At that point, I thought, "Alright, I get the concept, but show me some examples!" So, I continued my research and learned more about the open-source Linux operating system. Don't worry; I'll talk about Linux in a bit. Another example of open source is the participation of companies, even tech giants, in open source projects and their use of open source software in their daily operations.

Working with open source has its perks, such as transparency, collaboration, and the creation of vibrant communities that work together on projects openly.

The Basics: HTML, CSS and JS

Next up on my journey was diving into the basics of programming, starting with the iconic "hello world." Thanks to that roadmap I mentioned earlier, I knew exactly where to begin. I kicked off my HTML studies with a comprehensive online course, where I learned the coding terminology, the actual code, and how to use it properly to command the desired outcomes. HTML is what lays the foundation of a website. It uses "tags" to define elements like headings, paragraphs, and images, telling the browser how to display them on the page.

Then, I moved on to CSS, which turned out to be one of my favorite parts of the journey. Having the power to change every visual aspect of a website is just mind-blowing, and with each lesson, as I learned something new, I'd experiment to see if it made sense and, of course, if it worked (and it totally does, by the way). CSS is responsible for the look and style of HTML content. With it, you can tweak colors, font sizes, spacing, and even the position of elements on the page, making everything look stunning and organized.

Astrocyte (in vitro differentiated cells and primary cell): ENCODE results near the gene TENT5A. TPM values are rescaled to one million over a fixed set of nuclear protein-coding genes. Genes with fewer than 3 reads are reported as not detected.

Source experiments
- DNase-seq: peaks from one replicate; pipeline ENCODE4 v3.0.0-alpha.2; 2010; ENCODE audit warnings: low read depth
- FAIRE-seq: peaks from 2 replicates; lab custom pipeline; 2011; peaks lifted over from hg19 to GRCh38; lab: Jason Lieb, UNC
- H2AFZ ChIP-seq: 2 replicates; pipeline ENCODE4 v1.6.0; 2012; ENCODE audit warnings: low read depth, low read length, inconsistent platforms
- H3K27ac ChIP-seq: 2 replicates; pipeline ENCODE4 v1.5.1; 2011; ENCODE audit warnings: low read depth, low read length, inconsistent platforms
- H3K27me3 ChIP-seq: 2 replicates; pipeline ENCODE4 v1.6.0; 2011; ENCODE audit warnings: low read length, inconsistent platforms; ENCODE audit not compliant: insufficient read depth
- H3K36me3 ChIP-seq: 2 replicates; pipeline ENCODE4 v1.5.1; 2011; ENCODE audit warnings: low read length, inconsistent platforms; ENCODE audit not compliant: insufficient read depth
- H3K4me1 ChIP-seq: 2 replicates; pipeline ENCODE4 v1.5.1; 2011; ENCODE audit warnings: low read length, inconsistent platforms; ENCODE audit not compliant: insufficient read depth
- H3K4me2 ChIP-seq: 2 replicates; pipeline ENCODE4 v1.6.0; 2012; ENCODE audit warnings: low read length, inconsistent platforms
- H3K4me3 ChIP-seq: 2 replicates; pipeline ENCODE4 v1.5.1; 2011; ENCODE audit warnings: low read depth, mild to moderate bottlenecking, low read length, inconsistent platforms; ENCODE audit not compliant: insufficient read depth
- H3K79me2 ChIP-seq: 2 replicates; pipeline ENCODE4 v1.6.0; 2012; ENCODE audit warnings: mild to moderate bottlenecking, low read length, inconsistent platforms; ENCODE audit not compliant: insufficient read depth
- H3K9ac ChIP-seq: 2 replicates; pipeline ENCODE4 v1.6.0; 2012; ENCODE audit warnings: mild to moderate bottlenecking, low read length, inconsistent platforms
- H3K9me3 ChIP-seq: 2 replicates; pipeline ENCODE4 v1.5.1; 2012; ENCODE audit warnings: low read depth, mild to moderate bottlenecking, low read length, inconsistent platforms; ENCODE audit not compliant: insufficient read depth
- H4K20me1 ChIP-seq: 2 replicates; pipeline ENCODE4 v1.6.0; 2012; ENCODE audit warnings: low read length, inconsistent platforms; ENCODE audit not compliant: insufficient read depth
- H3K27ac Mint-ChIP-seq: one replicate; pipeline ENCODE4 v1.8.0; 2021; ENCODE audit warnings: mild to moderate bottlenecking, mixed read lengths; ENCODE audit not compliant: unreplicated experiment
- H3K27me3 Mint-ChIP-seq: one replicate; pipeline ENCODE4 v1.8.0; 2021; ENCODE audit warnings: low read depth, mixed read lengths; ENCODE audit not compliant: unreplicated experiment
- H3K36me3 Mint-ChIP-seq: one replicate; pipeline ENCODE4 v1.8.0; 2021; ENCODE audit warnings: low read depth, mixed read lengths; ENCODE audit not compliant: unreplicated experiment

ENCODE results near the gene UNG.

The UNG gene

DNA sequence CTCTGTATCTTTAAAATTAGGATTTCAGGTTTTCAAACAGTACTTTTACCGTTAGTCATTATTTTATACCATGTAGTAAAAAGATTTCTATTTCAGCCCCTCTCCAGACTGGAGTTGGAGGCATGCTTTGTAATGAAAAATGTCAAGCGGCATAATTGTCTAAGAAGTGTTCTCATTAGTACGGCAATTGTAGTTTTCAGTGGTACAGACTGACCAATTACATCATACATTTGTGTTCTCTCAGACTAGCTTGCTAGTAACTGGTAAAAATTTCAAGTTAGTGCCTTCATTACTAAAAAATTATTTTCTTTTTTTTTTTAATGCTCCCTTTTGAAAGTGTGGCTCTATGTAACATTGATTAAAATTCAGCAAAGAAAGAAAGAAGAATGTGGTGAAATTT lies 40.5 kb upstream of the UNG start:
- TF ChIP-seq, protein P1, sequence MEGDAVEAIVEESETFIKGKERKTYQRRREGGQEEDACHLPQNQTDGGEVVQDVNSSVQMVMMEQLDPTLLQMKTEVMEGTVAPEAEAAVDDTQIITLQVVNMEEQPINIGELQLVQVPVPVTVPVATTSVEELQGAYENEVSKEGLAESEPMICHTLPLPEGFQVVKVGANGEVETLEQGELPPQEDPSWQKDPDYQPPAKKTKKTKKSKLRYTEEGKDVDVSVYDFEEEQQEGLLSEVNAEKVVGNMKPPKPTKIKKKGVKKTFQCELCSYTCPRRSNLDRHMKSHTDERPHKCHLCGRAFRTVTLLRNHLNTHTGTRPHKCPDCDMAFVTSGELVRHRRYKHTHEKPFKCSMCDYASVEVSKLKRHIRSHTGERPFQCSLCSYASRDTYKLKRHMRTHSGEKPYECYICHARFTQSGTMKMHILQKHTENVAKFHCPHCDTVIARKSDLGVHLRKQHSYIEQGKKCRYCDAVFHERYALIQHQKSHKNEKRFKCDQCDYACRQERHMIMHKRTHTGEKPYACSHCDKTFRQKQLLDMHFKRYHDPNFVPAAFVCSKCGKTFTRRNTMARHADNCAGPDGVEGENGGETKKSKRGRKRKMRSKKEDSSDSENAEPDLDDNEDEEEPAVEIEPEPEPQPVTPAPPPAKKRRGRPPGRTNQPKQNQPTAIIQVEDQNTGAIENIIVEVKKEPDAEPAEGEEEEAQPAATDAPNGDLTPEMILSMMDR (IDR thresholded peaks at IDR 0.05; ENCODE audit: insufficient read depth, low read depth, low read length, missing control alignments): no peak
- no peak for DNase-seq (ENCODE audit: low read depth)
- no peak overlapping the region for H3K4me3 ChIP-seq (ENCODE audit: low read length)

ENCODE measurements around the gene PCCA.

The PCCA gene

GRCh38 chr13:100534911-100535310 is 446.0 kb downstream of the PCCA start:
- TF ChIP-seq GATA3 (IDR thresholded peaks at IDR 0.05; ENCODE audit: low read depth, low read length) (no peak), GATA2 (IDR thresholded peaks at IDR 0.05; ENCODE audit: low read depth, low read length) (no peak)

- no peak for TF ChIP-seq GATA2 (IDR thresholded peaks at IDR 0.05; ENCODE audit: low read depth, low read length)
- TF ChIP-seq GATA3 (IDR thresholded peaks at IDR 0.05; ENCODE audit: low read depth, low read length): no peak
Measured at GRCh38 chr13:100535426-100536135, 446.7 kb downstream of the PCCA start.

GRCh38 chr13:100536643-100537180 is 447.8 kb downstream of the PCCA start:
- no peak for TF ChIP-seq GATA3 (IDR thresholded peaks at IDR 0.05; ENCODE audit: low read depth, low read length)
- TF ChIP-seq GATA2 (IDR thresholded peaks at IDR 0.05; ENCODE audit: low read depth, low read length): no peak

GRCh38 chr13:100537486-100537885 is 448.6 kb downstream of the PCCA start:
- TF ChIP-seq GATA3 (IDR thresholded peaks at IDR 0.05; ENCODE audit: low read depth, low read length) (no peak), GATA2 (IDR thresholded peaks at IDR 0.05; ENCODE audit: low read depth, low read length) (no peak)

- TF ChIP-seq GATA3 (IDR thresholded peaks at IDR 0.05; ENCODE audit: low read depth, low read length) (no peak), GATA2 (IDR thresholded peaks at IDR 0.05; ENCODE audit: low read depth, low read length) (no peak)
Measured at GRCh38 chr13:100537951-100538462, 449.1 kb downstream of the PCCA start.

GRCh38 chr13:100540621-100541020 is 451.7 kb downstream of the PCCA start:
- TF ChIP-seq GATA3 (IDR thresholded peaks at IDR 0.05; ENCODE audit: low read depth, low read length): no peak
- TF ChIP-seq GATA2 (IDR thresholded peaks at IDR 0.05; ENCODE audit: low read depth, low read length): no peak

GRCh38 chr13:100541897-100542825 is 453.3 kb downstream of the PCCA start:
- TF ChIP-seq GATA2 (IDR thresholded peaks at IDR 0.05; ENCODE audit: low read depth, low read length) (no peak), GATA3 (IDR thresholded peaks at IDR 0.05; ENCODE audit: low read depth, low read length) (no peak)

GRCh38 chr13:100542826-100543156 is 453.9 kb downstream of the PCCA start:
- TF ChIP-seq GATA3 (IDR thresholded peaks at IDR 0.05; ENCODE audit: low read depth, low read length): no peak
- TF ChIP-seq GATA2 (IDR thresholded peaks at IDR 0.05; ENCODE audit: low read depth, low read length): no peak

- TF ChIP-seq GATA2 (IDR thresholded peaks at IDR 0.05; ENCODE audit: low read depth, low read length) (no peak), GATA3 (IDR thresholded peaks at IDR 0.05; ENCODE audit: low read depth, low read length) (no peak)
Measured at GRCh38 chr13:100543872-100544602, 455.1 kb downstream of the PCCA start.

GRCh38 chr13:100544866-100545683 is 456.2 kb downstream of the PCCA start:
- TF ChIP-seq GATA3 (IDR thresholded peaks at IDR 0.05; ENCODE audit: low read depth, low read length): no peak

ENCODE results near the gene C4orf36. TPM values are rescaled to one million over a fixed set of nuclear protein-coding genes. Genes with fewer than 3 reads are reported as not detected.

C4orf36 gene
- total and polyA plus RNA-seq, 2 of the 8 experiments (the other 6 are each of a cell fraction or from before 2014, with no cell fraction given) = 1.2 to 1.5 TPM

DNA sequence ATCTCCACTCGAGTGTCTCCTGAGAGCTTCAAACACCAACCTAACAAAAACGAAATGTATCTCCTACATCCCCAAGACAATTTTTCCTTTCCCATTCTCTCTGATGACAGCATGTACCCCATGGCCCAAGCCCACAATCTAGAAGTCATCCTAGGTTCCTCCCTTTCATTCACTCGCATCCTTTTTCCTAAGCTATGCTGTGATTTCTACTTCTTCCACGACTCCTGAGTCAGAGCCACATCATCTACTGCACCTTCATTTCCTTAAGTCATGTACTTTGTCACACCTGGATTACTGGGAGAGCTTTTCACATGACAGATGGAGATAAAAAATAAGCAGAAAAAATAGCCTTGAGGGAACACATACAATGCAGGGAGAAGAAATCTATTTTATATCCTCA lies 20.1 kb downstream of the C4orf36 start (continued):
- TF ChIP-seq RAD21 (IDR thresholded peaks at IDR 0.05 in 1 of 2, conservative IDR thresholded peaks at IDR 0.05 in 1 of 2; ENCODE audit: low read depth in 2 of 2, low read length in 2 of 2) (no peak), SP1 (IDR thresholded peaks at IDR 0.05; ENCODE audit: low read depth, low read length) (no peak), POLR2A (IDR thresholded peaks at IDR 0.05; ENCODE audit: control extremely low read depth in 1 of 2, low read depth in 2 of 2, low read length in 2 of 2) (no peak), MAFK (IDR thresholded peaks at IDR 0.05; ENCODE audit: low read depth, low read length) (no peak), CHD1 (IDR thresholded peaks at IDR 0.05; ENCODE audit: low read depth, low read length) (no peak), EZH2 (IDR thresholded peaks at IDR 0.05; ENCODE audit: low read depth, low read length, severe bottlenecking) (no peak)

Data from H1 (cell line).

Finally, JavaScript entered the scene, and I thought I'd seen cool stuff before, but this was on another level. JavaScript is what brings a website to life, making it interactive. You can create buttons that do something when clicked, update parts of the page without reloading everything, and so much more.

Documenting My Journey

While I was diving into HTML, I also started online mentoring sessions on other subjects. During these sessions, I learned the importance of taking notes in a bullet-point format as I went along, making it super easy to reference later. I also learned how to create notes in markdown and realized why we see "md" at the end of files like "" Plus, most of these mentorships were conducted in English, which helped me improve my technical vocabulary and conversational skills.

Git and GitHub

In one of my mentoring sessions, we dove into the differences between Git and GitHub, along with the jargon associated with both:

* Git
    * Tool for versioning your codebase
    * Terminology:
        * Repository (project) - getting-started
            * Branches (environments inside a project)
                * Commits - (changes into the codebase)
* GitHub
    * (Cloud Environment) Host the repository
    * Issues - Place to discuss bug, glitch, improvements, fixes, ideas or w/e